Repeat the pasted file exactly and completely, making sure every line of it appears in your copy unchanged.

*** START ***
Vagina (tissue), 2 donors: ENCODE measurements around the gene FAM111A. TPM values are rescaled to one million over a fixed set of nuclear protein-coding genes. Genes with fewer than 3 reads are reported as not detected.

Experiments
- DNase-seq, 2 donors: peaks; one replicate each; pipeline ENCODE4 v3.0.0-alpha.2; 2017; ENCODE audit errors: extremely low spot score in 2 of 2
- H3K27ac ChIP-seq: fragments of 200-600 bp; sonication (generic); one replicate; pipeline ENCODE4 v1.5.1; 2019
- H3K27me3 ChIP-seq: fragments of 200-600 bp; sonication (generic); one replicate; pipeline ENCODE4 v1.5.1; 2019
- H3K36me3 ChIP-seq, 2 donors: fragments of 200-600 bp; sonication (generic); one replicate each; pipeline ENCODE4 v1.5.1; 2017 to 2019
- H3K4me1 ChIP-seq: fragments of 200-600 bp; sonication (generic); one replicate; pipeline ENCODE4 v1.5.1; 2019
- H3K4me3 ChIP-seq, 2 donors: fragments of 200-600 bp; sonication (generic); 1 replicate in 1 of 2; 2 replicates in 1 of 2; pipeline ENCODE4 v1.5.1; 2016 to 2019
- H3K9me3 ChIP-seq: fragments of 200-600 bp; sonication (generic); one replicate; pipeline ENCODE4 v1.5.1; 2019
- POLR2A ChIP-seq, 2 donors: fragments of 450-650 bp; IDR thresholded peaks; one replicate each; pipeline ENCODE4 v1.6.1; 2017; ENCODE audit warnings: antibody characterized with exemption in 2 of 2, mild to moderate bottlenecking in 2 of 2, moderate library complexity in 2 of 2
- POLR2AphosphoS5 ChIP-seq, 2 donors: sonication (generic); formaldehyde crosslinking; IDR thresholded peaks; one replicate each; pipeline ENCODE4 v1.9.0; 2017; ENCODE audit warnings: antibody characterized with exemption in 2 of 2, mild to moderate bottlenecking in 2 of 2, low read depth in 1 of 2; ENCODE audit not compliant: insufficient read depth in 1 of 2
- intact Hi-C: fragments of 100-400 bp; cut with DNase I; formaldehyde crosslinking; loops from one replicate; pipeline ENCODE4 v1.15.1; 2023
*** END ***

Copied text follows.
Vagina (tissue), 2 donors: ENCODE measurements around the gene FAM111A. TPM values are rescaled to one million over a fixed set of nuclear protein-coding genes. Genes with fewer than 3 reads are reported as not detected.

Experiments
- DNase-seq, 2 donors: peaks; one replicate each; pipeline ENCODE4 v3.0.0-alpha.2; 2017; ENCODE audit errors: extremely low spot score in 2 of 2
- H3K27ac ChIP-seq: fragments of 200-600 bp; sonication (generic); one replicate; pipeline ENCODE4 v1.5.1; 2019
- H3K27me3 ChIP-seq: fragments of 200-600 bp; sonication (generic); one replicate; pipeline ENCODE4 v1.5.1; 2019
- H3K36me3 ChIP-seq, 2 donors: fragments of 200-600 bp; sonication (generic); one replicate each; pipeline ENCODE4 v1.5.1; 2017 to 2019
- H3K4me1 ChIP-seq: fragments of 200-600 bp; sonication (generic); one replicate; pipeline ENCODE4 v1.5.1; 2019
- H3K4me3 ChIP-seq, 2 donors: fragments of 200-600 bp; sonication (generic); 1 replicate in 1 of 2; 2 replicates in 1 of 2; pipeline ENCODE4 v1.5.1; 2016 to 2019
- H3K9me3 ChIP-seq: fragments of 200-600 bp; sonication (generic); one replicate; pipeline ENCODE4 v1.5.1; 2019
- POLR2A ChIP-seq, 2 donors: fragments of 450-650 bp; IDR thresholded peaks; one replicate each; pipeline ENCODE4 v1.6.1; 2017; ENCODE audit warnings: antibody characterized with exemption in 2 of 2, mild to moderate bottlenecking in 2 of 2, moderate library complexity in 2 of 2
- POLR2AphosphoS5 ChIP-seq, 2 donors: sonication (generic); formaldehyde crosslinking; IDR thresholded peaks; one replicate each; pipeline ENCODE4 v1.9.0; 2017; ENCODE audit warnings: antibody characterized with exemption in 2 of 2, mild to moderate bottlenecking in 2 of 2, low read depth in 1 of 2; ENCODE audit not compliant: insufficient read depth in 1 of 2
- intact Hi-C: fragments of 100-400 bp; cut with DNase I; formaldehyde crosslinking; loops from one replicate; pipeline ENCODE4 v1.15.1; 2023